• Allow third-party app stores – Android is an open-source operating system, meaning you can install apps from almost any location. This has resulted in many third-party app stores (stores not run by Google) popping up. Some of these stores host a wide array of apps, including ones that may contain malware. To keep your business safe, prevent employees from installing apps from third-party stores, and only allow apps that have been thoroughly vetted on Google Play.
  • Worry about fragmentation – Yes, Android is very fragmented — devices are running different versions of Android. While this may seem like a big deal, it doesn’t have to be. We recommend limiting your tablet purchase to those with the most recent version of Android. Once you get used to the tablet, the issue of fragmentation will usually disappear, especially if everyone in the office is on the same version.

If you are looking for help in selecting and managing an Android device for your office, contact us today. We have a team of Android experts who can support you at any time.

Posted in Android, General Articles A | Tagged , , , , , , , | Comments closed

Virtualization: 10 Critical terms

Virtualization is the act of moving a physical component or bit of software from a physical environment to a digital one that’s normally delivered over a network. This technology has become one of the most sought after tech improvements of the past decade, especially among small- to medium-sized businesses (SMBs). The only problem is, virtualization can be complicated, not to mention confusing because of its esoteric terminology. To make things easier, check out this glossary of 10 common virtualization terms.

1. Virtual machine (VM)

You will often hear virtualization experts discuss the term VM. What they are talking about is the virtual machine. VMs are essentially virtual representations of the computer on your desk. They can do everything a physical machine does, only everything is virtual and usually delivered over a network connection.

Because VMs are software-based, you can often run more than one VM on the same physical machine. This could be two separate versions of Windows running at the same time, or even running a different operating system (OS), say Windows on your MacBook.

2. Virtual server

A virtual server is a specific type of VM running in a virtual environment. A common setup many offices use is to have one physical server on-site. This server hosts separate virtual servers that, in turn, host different services like email, networking, and storage, among others.

Other businesses choose to rely completely on virtual servers. This is where another company hosts the servers delivered to you over the internet. This way, virtual servers appear to be present on the network just like physical ones.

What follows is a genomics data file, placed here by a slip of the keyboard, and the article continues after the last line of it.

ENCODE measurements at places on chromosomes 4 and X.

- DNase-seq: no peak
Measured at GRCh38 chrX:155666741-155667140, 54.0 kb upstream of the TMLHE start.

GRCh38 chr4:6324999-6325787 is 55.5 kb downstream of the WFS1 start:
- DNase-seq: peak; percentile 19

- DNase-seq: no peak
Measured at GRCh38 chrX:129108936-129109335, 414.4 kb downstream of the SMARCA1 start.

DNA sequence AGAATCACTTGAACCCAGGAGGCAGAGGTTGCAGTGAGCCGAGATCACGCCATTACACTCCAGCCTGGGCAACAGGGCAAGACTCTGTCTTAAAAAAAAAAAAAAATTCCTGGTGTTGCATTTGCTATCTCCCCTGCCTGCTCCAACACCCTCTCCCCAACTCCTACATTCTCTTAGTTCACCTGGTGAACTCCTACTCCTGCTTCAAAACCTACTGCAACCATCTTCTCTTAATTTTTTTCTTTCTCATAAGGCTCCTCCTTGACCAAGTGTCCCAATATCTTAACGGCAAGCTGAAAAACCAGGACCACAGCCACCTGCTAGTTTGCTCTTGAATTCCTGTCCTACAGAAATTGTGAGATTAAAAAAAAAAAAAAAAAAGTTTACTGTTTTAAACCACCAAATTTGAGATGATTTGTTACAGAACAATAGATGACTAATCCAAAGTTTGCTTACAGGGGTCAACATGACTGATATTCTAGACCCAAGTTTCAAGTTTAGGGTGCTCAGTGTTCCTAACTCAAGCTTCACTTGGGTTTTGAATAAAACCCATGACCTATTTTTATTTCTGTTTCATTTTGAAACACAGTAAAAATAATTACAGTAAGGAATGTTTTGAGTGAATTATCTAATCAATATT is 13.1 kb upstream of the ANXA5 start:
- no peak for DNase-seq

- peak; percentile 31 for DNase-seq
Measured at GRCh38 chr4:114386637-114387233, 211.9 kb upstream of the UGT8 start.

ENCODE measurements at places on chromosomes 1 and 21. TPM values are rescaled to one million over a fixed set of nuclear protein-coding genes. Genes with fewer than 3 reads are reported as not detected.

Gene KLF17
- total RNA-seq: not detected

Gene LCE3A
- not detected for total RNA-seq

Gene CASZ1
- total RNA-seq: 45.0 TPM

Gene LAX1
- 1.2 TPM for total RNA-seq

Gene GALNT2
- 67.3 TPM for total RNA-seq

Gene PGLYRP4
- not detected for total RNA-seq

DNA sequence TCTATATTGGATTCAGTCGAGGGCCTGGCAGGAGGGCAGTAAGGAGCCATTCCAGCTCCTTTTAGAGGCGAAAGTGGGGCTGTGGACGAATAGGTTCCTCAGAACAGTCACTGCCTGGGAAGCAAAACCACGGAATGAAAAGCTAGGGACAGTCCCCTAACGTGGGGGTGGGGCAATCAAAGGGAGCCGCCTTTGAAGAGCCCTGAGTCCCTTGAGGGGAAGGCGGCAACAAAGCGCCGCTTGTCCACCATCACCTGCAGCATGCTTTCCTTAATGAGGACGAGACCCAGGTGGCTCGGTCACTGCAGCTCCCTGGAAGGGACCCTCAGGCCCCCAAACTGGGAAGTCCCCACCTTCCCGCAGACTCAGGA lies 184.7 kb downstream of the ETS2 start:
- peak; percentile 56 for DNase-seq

3. Virtual desktop

Much like the virtual server, the virtual desktop is a specific type of VM. In this case, it is a virtually delivered version of an operating system like Windows, Linux, or even macOS.

Since the advent of virtual desktops, the idea that companies have to limit a machine to its OS has become irrelevant. For example, if you own a Mac and need to access a Windows-based program, you could set up a virtual desktop that runs Windows.

4. Hypervisor

The hypervisor is essentially a small OS that enables virtualization. It takes physical hardware resources and combines them into a platform delivered virtually to one or many users.

5. Host system

The host system, also referred to as the parent, is where the physical hardware and software are installed. These physical components are then copied by the hypervisor and delivered in a virtual state to the user. If you are creating a virtual desktop environment, then the host system will have the desktop’s OS installed on it, along with the necessary software.

6. Guest system

The guest system, also referred to as the child, is where the VM is accessed. From the example above, the OS installed on the host machine is replicated by the hypervisor and the copy is then delivered to the user.

The user can interact with the OS just as they would with the physical host machine, because the guest system is an exact copy of the host. The guest machine, in contrast, is virtual instead of physical.

7. Virtual Infrastructure

By combining a bunch of different types of VMs together into one solution such as hardware, storage, desktops, and servers, a virtual infrastructure is formed.

This is ideal for organizations looking for an entirely virtualized solution. In this setup, the whole IT infrastructure is virtualized and combined into one solution. Many companies look for a solution like this because it reduces the need for on-premises hardware, while making it easier for an IT partner to manage.

8. P2V

P2V, or physical-to-virtual, refers to the act of migrating a physical system to a virtual one. A common example is the merging of physical servers into a virtual environment hosted on one server.

9. Snapshot

A snapshot is an image of the state of the virtual machine at a specific point of time. This includes all of the data, configurations, and even windows or programs open at that certain moment. Snapshots are like the save button on video games — they save your progress. When you next load up the VM, your data, programs, and configurations will be right where you left them.

Snapshots are also kept in case something goes wrong with the VM. Then, you can easily revert back to an older snapshot, one that was taken before the problem occurred.

10. Clone

The action of taking one VM and creating an exact copy that can be used by another computer or user.

If you are looking to learn more about virtualization, contact us today to see how we can help.